Saturday, 30 May 2015

The Dangers of Autopilot

Following a recent discussion on #lrnchat around habits it was clear (for once) that I actually agreed with the majority of learn-chatters that when we fall into habits it can hamper learning.  I'd go quite a bit further on this one and say that those habits we form tend to lead us into a form of autopilot.  What I mean by that is by living our lives by doing what we always do we tend to disengage from thinking about things - it becomes a subconscious act similar to breathing.  Autopilot through our work means that we don't think so much we just do, and that means that the opportunities to learn and improve are obviously reduced.
Thing is we all have habits, these aren't necessarily good or bad, they're just things we do over and over to allow us to drop our concentration levels.  There's plenty of information out there and self-help books that talk about how to break habits and form 'good' habits, but I'm not sure I subscribe to any habits as a best state to be in.  It boils down to one simple concept and that is that if you're doing something out of routine (however positive some may view it) you're not fully awake, and then you're not fully in a position to learn and improve what you're doing.  Let's give an example here, if you were to form a good (?) habit of spending the first 30 minutes of your working day going through a planning exercise to prioritise what you would do for the day you may actually miss something that required instant actions to take advantage of - or maybe some feedback that would allow you to change your approach to that planning, or even just answering a call that would mean saving hours of work later in the day.  It doesn't mean that planning is a bad thing, it doesn't even mean that having the intention to do the work then is a bad thing, it just means you maintain the flexibility to change.  You can only do this if you don't routinely enter your planning stage by shutting off your active mind to other things.

I hear a huge amount of criticism of multi-tasking and some of it I think is justified - there really are some tasks that require your full attention.  But as a general concept I think keeping an active mind that's open to more inputs is a good thing not a bad.  When I'm at work I have my door open and welcome interruptions even when I'm deep in work - I can usually hit my stride again fairly quickly and I like to be there for others - the interactions they bring often contribute to the work I'm on and can lead me in new directions.  That doesn't mean I always work this way - sometimes we get very tight timelines, sometimes I say 'I'm into something right now - give me an hour please' and sometimes I even hide somewhere else.  I also don't push paperclips aound the desk (the habit of clockwatching) when I'm done or can't concentrate I change what I'm doing, regardless of the schedule (I don't make it a habit to walk out of meetings, but yeah, otherwise I subscribe to if it isn't working then look at alternatives).  What I do isn't perfect and I'm open to improving it, that's the point though, when we set rigid in our habits they stop us from looking for improvements.  My last post was on the idea that continuous improvement needs to be continuous, that means always having our eyes and ears open to the way things could be improved.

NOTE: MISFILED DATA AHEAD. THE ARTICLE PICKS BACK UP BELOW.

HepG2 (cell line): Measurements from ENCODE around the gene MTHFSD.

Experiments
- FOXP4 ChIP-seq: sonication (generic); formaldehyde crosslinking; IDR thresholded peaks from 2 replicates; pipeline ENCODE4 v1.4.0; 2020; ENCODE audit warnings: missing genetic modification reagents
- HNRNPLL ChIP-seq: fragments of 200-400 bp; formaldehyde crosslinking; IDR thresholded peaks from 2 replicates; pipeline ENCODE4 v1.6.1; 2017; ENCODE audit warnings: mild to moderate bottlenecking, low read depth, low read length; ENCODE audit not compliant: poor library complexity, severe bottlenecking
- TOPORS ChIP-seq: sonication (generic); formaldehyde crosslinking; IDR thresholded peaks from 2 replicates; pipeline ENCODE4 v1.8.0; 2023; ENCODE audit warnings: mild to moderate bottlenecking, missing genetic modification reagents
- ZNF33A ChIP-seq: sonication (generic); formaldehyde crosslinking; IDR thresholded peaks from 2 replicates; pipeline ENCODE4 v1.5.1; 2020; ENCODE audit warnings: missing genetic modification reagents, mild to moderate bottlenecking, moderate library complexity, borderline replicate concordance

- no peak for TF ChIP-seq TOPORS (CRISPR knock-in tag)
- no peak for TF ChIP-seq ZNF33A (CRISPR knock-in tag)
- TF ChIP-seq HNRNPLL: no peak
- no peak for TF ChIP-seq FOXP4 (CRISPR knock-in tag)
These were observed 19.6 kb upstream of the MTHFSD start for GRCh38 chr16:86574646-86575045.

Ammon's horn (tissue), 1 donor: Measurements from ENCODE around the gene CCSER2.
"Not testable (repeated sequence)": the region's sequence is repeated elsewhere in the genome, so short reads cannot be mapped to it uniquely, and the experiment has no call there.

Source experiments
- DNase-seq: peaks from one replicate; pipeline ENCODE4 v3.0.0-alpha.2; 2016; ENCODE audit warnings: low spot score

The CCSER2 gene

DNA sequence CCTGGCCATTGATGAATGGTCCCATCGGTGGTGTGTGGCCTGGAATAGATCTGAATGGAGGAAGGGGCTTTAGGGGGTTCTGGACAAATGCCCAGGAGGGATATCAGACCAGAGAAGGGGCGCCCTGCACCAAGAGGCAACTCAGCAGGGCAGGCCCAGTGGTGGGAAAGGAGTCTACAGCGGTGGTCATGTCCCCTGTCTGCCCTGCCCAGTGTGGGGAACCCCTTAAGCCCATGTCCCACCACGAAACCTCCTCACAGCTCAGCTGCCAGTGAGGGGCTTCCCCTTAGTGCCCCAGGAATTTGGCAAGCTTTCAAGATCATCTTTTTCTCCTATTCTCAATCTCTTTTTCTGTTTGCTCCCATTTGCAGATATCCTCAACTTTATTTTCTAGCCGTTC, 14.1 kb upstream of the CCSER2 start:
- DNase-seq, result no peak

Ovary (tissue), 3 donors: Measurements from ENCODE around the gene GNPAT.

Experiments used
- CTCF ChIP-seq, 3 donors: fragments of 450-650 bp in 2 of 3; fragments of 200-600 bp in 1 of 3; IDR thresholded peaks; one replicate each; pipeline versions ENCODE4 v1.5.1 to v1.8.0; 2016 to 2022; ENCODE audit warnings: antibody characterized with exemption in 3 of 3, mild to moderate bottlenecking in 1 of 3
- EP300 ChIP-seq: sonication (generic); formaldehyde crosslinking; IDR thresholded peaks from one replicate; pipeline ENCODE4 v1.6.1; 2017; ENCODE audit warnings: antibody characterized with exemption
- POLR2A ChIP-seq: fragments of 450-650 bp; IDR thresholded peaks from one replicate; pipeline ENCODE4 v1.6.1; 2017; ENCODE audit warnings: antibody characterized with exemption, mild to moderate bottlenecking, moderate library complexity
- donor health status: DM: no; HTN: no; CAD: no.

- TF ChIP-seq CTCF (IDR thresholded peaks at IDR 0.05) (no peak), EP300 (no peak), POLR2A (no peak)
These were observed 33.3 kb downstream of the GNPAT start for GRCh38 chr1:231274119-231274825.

A great example of this was when a student inadvertently walked into a meeting I was having with a head of school on Friday.  The student had no idea who we were and thought it was a break out room and had a quick chat with us - he then went on to tell us about two courses he had or was studying - one was great and the other was poor and he gave us some unsolicited feedback on what was going on.  If we had announced this was a meeting and turfed him out, we'd have missed that great feedback.  If we'd have been on autopilot, we wouldn't have even had a situation he could have walked in to and again we would have missed out.

Learning is pervasive.  It's in everything we do if we have our minds open to it.  I know some people schedule time for their learning, I can see some sense in scheduling time to learn a particular thing, but the truth is learning is (like most things it seems) an attitude.  That means if you do schedule learning for 2pm on a Monday and a learning opportunity pops up on Friday do you just ignore it?  If you see something when you're in the gym on a Wed lunchtime do you park it because it's not part of your schedule? This may be good news for those of you who like or have to stick to schedules, because if learning is an attitude it can happen at any time even if you're life is heavily structured.  The key is that you have to be prepared to break those routines if you want to get the most out of learning and that can be difficult.

Thinking back to my teaching days, you had to schedule what was being taught in each lesson, but I never let that stop me from realising great opportunities such as responses or ideas from my students that could take us in new directions. Sure it was a pain and I may have to jig the schedule around, but the gains of taking those inputs and external factors into consideration way outweigh the inconvenience of the scheduling.

In summary this isn't a fully formed idea I have and I welcome your ideas.  I think habits are a dnagerous thing, particularly when they take over and you don't bother thinking and observing what is going on around you.